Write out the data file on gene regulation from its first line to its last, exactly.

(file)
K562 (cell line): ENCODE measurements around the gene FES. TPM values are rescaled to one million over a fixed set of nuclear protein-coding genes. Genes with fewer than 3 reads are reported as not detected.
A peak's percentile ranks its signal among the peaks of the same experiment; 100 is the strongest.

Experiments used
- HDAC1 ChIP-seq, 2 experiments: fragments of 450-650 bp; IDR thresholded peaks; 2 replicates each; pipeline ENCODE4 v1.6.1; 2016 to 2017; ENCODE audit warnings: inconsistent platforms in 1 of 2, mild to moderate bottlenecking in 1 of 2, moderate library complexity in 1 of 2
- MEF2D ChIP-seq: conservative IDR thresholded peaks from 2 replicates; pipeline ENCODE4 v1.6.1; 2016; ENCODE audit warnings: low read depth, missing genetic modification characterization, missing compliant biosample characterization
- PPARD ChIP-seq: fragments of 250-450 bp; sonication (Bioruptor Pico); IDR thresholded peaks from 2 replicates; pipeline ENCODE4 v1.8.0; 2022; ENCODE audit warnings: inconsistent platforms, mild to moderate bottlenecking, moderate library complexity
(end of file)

K562 (cell line): ENCODE measurements around the gene FES. TPM values are rescaled to one million over a fixed set of nuclear protein-coding genes. Genes with fewer than 3 reads are reported as not detected.
A peak's percentile ranks its signal among the peaks of the same experiment; 100 is the strongest.

Experiments used
- HDAC1 ChIP-seq, 2 experiments: fragments of 450-650 bp; IDR thresholded peaks; 2 replicates each; pipeline ENCODE4 v1.6.1; 2016 to 2017; ENCODE audit warnings: inconsistent platforms in 1 of 2, mild to moderate bottlenecking in 1 of 2, moderate library complexity in 1 of 2
- MEF2D ChIP-seq: conservative IDR thresholded peaks from 2 replicates; pipeline ENCODE4 v1.6.1; 2016; ENCODE audit warnings: low read depth, missing genetic modification characterization, missing compliant biosample characterization
- PPARD ChIP-seq: fragments of 250-450 bp; sonication (Bioruptor Pico); IDR thresholded peaks from 2 replicates; pipeline ENCODE4 v1.8.0; 2022; ENCODE audit warnings: inconsistent platforms, mild to moderate bottlenecking, moderate library complexity